On appeal, the Third District Court of Appeal affirmed in part and reversed in part.  Essentially, the Third DCA agreed with the two points above.  However, the appellate court ruled that summary judgment was premature for two reasons.  First, Plaintiff was entitled to further discovery to determine whether the medical staff was incompetent generally (which would qualify a vessel as unseaworthy) or just had a single act of negligence (which does not render a vessel unseaworthy).  Second, Plaintiff was entitled to further discovery as to whether the ship had indeed promulgated emergency procedures because, while an owner has no duty to promulgate such procedures, if indeed they do enact procedures, they must be followed.  This is also known as the “undertaker doctrine.”  You may not have a duty to do something, but if you undertake the duty, you must carry it out in a non-negligent manner.

Despite some of the draconian features of this ruling, keep in mind that this also has a lot more to do with Royal Caribbean’s deep pockets.  Plaintiff is also of course free to pursue the physician directly for redress.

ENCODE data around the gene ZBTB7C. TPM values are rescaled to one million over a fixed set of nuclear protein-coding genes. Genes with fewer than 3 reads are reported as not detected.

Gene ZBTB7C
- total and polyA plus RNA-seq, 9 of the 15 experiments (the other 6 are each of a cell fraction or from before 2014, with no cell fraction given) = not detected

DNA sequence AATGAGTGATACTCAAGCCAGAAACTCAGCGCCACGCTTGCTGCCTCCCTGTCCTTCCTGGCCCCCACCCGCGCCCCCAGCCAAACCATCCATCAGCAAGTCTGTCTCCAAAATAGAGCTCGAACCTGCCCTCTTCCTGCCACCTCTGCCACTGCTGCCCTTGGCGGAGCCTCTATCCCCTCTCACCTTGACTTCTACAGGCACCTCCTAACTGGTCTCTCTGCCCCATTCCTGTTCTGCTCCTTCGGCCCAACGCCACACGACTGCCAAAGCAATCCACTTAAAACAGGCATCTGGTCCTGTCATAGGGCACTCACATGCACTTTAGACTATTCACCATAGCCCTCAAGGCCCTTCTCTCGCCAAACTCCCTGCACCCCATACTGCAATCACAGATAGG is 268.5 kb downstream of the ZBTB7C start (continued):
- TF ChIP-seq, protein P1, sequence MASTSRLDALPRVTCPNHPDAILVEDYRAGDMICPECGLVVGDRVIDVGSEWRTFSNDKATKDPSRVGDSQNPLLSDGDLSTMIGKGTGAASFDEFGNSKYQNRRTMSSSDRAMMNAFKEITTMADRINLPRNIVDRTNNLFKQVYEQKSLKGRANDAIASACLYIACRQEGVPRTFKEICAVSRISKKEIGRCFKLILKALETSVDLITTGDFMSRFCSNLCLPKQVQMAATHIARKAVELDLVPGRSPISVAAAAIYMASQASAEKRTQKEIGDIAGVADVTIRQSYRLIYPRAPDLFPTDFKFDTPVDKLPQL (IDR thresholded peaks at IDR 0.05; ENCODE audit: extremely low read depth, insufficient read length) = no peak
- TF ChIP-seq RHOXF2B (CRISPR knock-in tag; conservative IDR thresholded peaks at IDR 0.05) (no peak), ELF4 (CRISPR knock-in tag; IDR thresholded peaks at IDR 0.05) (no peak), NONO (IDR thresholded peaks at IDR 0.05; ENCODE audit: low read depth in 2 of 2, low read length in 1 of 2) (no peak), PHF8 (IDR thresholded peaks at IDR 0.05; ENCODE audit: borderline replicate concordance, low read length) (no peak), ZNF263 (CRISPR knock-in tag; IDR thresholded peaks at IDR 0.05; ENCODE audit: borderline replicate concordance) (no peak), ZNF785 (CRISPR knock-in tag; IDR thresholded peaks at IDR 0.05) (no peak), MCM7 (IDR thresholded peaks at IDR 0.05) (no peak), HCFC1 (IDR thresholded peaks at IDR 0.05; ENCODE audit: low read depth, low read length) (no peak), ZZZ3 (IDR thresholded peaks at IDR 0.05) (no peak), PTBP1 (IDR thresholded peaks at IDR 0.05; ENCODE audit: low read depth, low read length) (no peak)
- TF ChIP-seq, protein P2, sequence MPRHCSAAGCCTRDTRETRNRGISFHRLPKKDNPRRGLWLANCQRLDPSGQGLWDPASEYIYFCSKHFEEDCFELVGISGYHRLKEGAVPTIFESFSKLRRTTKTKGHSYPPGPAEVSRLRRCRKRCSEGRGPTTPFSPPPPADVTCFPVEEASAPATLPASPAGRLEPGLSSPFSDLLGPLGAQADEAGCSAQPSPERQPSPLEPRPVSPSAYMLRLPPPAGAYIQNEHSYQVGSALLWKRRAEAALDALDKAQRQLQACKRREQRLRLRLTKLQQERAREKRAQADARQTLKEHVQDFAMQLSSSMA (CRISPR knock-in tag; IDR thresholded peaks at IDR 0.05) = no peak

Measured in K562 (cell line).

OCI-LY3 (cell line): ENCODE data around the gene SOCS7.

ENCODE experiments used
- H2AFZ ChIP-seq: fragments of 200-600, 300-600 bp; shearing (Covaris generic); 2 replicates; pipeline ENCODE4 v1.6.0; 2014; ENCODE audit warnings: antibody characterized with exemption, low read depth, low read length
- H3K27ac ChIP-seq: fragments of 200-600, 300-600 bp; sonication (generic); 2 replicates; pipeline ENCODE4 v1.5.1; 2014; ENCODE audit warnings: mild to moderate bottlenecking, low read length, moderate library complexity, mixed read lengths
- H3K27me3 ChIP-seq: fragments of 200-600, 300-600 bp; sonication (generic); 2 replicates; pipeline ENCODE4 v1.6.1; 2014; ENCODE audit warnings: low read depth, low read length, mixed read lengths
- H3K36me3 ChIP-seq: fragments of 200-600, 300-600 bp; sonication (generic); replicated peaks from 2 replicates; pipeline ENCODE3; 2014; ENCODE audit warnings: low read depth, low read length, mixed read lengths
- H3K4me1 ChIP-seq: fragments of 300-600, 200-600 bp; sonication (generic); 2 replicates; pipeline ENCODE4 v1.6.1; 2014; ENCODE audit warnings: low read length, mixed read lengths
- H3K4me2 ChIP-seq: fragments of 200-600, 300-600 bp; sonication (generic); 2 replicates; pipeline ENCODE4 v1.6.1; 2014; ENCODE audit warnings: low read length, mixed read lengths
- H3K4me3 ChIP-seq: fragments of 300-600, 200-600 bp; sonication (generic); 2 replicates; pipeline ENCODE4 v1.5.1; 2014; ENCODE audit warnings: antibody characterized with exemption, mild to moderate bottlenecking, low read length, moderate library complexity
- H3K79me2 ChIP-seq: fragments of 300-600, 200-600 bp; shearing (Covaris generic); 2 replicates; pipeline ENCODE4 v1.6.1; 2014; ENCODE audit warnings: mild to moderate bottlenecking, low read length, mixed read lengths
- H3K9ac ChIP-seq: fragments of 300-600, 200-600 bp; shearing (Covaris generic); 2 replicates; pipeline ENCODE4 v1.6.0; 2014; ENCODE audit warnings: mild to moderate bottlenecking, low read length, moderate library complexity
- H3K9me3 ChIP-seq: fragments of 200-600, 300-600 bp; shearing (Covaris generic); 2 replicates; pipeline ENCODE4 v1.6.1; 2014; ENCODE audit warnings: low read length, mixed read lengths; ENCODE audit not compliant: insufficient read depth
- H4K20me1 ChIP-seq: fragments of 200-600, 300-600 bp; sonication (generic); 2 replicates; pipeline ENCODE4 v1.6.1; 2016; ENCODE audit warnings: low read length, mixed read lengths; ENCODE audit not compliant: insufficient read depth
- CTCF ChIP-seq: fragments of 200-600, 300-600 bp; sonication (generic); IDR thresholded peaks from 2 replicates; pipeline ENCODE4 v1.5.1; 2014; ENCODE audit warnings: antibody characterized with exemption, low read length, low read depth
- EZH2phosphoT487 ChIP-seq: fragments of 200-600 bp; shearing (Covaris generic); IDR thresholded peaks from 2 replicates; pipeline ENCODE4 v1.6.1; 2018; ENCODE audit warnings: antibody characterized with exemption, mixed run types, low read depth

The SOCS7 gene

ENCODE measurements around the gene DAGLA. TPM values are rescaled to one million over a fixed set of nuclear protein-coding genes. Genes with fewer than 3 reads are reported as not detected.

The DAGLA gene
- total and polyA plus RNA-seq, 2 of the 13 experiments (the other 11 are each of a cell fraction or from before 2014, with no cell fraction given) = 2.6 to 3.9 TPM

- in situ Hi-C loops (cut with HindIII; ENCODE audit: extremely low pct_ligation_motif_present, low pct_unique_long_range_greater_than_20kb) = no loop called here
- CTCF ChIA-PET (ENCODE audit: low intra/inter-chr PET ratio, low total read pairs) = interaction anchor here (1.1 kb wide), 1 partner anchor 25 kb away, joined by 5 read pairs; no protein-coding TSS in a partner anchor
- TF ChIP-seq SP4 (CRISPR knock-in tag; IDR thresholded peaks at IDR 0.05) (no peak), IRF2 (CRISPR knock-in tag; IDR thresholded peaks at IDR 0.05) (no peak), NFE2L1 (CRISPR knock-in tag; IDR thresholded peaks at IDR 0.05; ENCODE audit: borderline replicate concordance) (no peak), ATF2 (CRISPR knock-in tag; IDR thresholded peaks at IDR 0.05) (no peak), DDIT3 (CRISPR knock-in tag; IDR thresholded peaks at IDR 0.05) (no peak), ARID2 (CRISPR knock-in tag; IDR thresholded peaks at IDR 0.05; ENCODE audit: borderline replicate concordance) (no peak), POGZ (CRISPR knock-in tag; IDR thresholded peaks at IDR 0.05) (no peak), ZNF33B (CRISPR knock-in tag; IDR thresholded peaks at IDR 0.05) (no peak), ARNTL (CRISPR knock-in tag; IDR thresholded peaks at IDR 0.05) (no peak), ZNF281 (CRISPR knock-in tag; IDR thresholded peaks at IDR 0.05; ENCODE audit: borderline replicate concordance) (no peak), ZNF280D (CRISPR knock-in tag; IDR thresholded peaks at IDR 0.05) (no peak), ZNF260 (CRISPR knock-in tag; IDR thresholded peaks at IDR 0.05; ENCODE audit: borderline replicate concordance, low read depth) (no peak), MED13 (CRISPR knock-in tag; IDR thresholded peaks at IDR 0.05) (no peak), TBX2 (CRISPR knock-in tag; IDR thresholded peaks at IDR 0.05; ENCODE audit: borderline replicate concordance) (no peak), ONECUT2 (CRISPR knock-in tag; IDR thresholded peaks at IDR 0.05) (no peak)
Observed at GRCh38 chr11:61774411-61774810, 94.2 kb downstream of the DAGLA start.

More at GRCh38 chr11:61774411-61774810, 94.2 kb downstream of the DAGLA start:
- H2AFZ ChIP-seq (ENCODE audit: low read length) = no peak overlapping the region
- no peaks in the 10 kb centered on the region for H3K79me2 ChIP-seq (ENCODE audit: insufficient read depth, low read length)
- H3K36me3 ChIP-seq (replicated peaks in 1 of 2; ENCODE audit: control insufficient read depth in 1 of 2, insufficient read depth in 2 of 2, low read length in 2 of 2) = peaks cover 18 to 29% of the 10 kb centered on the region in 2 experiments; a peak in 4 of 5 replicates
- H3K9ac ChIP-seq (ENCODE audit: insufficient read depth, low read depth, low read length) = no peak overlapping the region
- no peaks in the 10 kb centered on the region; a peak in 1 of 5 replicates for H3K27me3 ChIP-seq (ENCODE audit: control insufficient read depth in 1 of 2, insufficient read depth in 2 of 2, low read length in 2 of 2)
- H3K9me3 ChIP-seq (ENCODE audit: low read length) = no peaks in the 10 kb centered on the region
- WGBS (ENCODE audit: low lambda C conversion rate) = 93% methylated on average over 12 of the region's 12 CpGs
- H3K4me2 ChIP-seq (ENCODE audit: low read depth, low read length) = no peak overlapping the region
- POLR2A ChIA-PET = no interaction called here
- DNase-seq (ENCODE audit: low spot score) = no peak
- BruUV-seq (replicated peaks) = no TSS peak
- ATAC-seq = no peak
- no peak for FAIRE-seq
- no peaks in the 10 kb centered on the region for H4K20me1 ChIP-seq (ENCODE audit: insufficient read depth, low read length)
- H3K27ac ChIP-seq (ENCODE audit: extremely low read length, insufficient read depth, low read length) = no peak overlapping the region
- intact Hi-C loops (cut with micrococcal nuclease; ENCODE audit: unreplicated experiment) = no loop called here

Have a great weekend!!

Thursday Poker Blog! “August and Everything After”

Posted September 29, 2011 by Craig Salner
Categories: Poker Tips and Tales

Welcome back to everyone’s favorite part of this blog — Poker Thursday!  Today’s title and photo has multiple meanings.  The album cover to the Counting Crows’ first album, “August and Everything After,” signifies a) an homage to my many Jewish friends celebrating their new year today (The CC’s singer Adam Duritz is a fellow enlightened one!); and b) signifies the rarified dominant air I have enjoyed in my poker home game since the beginning of August!

Interestingly, my good friend and biggest rival (another attorney btw, check him out at  http://www.shermanlawpa.com) had similar runs in previous years where he let the field linger for the first half of the season and then, when August came around, Boom!  He was out of sight ahead of the field (and yes, btw, we know this because we keep detailed standings!).